Dorothy Macardle

Dorothy Macardle: Irish, British, European and internationalist.

Macardle is an unsung heroine of progressive politics and literature. Through the course of her eventful life as a writer and political advocate she campaigned for causes related to national self-determination, anti-fascism, Irish nationalism and advocated closer political union between...

/ 4th March 2017
Oil rig viewed from below looking up.

Trust and transparency in the oil, gas, and mining industries.

Whilst recent efforts to encourage transparency in the extractive industries constitute progress there is still much work to be done to break the link between extractive industries, corruption and poor development outcomes.

/ 2nd February 2017
Soldiers with union jack.

Britain’s role in the world: the need for a fundamental rethink.

Britain's foreign policy is exacerbating the grave dangers threatening the global order. As a middle-ranking power it should be working to courage internationalism and collaboration. Instead it hankers after renewed global reach and influence at the highest levels of global...

/ 15th May 2016
A number of digging trucks working in a mine.

Beyond extractive sector transparency.

There is a paradox at the heart of international development: those who live in countries rich in valuable extractive resources fair worse than individuals in countries with fewer natural resources. In order to address this, we must look beyond simple...

/ 26th March 2014
UN logo of world map but with mother and baby overlaid.

A humanitarian surge and its demise 1997-2003.

I wish to describe the important window of political opportunity that arose between the end of the Cold War and the declaration of the War on Terror in order to argue in favour of a systematic and integrated approach to...

/ 26th September 2012
The face of an anguished child within a human eye.

Aid: moral duty or national self-interest?

The ethics of international development can be ambiguous. Most would agree that it is the duty of developed nations to assist the third world in escaping systemic poverty and political corruption but the actions of Western governments suggest otherwise.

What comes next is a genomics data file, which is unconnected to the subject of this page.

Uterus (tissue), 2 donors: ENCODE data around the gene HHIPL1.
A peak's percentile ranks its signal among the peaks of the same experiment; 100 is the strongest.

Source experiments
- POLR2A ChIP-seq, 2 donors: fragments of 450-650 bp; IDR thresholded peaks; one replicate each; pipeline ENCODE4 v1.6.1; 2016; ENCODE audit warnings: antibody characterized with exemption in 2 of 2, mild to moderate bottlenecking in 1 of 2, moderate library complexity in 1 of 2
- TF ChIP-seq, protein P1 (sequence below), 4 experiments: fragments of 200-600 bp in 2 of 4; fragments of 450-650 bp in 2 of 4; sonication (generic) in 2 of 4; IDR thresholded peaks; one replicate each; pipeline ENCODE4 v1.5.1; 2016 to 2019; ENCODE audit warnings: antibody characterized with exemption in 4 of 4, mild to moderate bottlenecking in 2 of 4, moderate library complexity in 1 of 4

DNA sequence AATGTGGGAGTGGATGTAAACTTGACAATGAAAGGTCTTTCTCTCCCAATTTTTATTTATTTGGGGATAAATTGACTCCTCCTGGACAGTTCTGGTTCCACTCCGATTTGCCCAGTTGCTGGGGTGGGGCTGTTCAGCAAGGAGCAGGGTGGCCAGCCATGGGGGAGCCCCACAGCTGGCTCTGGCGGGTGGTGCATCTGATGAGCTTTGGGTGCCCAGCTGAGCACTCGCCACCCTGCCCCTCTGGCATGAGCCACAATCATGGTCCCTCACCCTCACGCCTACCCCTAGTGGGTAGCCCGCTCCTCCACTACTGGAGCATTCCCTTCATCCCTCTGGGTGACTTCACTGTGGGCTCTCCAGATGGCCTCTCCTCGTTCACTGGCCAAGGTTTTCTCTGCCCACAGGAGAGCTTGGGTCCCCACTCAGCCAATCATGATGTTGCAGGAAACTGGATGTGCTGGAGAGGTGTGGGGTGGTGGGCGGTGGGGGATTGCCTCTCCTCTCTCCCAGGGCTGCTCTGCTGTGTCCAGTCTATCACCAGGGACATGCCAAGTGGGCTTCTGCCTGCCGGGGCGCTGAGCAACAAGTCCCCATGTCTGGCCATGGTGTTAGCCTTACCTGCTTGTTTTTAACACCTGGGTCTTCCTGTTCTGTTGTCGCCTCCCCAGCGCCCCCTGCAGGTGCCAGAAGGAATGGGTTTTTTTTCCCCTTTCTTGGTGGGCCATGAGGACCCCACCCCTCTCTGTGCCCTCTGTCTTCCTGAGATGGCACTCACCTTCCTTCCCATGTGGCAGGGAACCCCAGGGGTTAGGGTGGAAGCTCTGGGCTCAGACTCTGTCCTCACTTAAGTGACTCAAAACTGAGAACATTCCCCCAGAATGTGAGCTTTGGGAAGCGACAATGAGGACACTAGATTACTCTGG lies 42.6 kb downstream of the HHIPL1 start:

/ 23rd February 2012
Landscape photograph of oil rig.

The EITI ten years on: achievements and challenges.

It is only very recently that OECD countries have made efforts to address corruption in their dealings with resource-rich developing nations. Much work is required to root-out corruption and address the West's role in bolstering corrupt regimes and practices. The...

/ 19th January 2012
A man shining a torch/flashlight within an underground tunnel.

Transparency in practice: lessons from development and the EITI.

It is only recently that corruption has been targeted and transparency advocated by Western governments and NGOs. A great deal of work and political initiative is required to achieve a truly equitable solution to extractive industry corruption.

/ 8th December 2011
Two stone statues embracing.

No forgiveness without justice?

Is it justifiable to ask the victims of injustice to forgive without redressing the causes of injustice? Might anger at injustice, inequality and corruption be one of the forces that drives historical change and important social reform?

/ 6th October 2011
Portrait of Rabindranath Tagore in black and white.

Rabindranath Tagore’s values in the modern world.

Tagore is remembered today primarily as a poet and novelist but he held radical political views, condemning India's caste system, entrenched poverty and the inherently exploitative nature of British rule at at time when such views were far from mainstream....

/ 1st June 2011
Famous 'we can do it' portrait of woman rolling up her sleeves.

Do women think differently about foreign policy?

Can Gender Analysis, with its powerful record of challenging the use of violence to oppress women be deployed to challenge the central reliance on militarism and violence in UK foreign policy?

/ 9th February 2011
A revolver discarded on a dirt road.

Does a culture of violence dominate US/UK foreign policy?

People are becoming increasingly aware of the threats facing our civilisation: growing conflict, failed states, ecological disaster, famine and massive displacement of people. To avoid catastrophe we need to change the culture of violence that dominates US/UK foreign policy.

/ 9th February 2011